Chocolate coatings claimed to meet indulgence trend

By Noli Dinkovski

- Last updated on GMT

The coatings and fillings have had their sugar reduced by at least 30%
The coatings and fillings have had their sugar reduced by at least 30%

Related tags Nutrition

A coatings and fillings range has been extended to meet three key cocoa and chocolate trends.

Designed to boost choice for manufacturers, the additions to the Cargill range are in line with three of the trends it recently identified in a sector report – healthy, sustainable and clean, and indulgent.

To meet the demand for healthier products, the coatings and fillings have had their sugar reduced by at least 30%, and contain around 20% protein.

Naturally coloured with plant extracts, the new ingredients are aimed at consumers looking to avoid additives and colourings, in line with the sustainable and clean trend, Cargill said.

More indulgent flavours

Desire for more indulgent flavours is being met by a lemon-flavoured coating or filling, designed to “bring zest”​ to sweet creations, and a salted caramel-flavoured variety, said to combine a vintage toffee flavour with a silky texture.

More colours and flavours are available, including orange, strawberry and coconut.

Cargill has also launched a blend of speciality starches that it claimed could cut wine gum production time by up to 50%.

C*Clearset 35426 is said to be a novel blend of speciality starches for gelatine-free sugar confectionery applications.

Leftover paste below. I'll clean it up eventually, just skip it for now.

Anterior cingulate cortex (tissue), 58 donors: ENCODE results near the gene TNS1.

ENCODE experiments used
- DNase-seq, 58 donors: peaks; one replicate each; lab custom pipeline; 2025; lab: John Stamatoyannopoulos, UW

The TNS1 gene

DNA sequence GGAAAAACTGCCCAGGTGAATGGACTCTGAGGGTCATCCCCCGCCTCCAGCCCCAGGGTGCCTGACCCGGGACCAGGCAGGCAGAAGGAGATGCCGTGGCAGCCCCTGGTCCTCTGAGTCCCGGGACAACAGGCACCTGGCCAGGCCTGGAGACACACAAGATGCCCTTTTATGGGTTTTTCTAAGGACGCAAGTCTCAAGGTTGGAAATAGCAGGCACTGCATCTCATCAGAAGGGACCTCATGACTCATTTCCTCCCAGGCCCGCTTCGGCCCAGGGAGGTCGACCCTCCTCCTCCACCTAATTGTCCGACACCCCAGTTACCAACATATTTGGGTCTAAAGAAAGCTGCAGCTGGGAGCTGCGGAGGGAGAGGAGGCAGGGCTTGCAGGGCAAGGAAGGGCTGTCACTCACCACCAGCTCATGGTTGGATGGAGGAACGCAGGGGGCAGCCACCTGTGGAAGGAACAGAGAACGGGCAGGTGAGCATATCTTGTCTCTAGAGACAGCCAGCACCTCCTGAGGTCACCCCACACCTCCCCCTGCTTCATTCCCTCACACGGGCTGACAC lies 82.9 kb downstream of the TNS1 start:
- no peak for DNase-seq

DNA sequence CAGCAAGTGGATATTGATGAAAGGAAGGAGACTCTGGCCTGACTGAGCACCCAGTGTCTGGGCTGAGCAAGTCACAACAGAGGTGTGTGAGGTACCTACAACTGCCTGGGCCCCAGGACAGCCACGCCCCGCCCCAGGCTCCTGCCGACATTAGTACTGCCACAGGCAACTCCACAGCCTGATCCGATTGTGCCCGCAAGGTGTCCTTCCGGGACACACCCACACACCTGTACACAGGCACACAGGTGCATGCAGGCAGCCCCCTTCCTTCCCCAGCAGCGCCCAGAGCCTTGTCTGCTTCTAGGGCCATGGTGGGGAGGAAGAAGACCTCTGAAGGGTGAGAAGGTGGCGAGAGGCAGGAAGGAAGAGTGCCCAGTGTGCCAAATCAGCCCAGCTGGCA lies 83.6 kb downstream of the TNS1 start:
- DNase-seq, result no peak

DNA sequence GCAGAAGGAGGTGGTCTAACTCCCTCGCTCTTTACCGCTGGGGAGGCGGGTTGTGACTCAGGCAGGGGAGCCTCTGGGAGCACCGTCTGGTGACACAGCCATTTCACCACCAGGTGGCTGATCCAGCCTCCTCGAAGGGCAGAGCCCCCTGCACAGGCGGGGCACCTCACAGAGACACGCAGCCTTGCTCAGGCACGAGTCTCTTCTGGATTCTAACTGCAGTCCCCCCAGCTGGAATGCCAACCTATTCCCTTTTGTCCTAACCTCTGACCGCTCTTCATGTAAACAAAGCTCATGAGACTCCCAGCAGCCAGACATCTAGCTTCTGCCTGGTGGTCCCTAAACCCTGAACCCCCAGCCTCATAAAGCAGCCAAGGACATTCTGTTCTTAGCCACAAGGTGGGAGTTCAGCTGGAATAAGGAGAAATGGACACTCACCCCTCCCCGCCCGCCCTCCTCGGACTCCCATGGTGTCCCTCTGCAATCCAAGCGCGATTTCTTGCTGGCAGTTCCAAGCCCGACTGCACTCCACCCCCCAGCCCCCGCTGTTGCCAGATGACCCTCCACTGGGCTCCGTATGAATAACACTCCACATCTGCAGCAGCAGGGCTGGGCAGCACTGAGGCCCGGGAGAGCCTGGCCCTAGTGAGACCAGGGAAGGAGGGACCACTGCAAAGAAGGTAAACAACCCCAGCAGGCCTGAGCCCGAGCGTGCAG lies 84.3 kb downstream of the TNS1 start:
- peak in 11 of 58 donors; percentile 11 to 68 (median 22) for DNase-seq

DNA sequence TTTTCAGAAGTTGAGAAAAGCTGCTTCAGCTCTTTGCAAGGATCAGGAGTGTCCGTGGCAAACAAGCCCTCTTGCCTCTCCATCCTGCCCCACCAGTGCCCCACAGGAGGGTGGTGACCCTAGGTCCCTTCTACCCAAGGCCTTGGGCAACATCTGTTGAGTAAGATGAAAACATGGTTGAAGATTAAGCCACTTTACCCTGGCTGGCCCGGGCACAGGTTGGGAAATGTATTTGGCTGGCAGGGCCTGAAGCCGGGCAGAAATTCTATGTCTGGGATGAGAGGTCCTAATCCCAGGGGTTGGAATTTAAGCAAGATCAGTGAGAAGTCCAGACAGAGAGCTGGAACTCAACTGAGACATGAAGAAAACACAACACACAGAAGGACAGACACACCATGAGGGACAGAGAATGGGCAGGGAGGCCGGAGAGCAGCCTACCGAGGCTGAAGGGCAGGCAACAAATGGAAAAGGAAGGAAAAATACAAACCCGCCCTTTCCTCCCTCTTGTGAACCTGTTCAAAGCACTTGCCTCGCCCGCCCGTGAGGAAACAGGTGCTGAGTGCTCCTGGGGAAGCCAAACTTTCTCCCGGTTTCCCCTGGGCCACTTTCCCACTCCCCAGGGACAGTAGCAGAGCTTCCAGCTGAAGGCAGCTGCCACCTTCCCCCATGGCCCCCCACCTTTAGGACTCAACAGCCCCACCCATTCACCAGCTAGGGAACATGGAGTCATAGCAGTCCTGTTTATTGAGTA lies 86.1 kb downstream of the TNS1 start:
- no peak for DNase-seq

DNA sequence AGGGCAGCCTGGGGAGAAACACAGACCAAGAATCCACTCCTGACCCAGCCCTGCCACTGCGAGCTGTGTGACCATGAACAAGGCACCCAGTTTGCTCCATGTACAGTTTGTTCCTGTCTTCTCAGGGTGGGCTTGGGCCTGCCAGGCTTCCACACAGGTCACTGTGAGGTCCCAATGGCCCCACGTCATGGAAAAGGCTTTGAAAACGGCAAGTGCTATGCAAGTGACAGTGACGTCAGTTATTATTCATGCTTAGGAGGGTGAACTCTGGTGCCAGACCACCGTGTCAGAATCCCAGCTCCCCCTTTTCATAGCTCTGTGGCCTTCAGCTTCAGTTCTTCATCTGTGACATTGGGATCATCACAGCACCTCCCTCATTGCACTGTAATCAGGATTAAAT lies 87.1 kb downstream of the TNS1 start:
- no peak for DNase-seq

It offers a softer texture with excellent flavour release, optimal transparency and up to a 50% reduction in drying time compared with a single starch base, Cargill said.

It enables manufacturers to design nutritious, convenient and tasty foods to satisfy consumers, it added.

‘Texture is key’

“When it comes to taste perception, texture is key. In Europe, gummy and jelly product launches with a texture-related claim have doubled in the past five years,”​ said Laura Goodbrand, Europe, Middle East and Africa starch product manager at Cargill.

According to Goodbrand, consumers were opting for softer and more transparent sweets. She also expected to see increasing demand for gelatine-free products.

“The appeal for vegan products is expanding beyond those who avoid animal products for ethical reasons.

“To cater to the need of this growing consumer base, gelatine use in gummies and jellies is being progressively phased out, with ‘gelatine-free’ increasingly highlighted on product packaging,”​ Goodbrand said.

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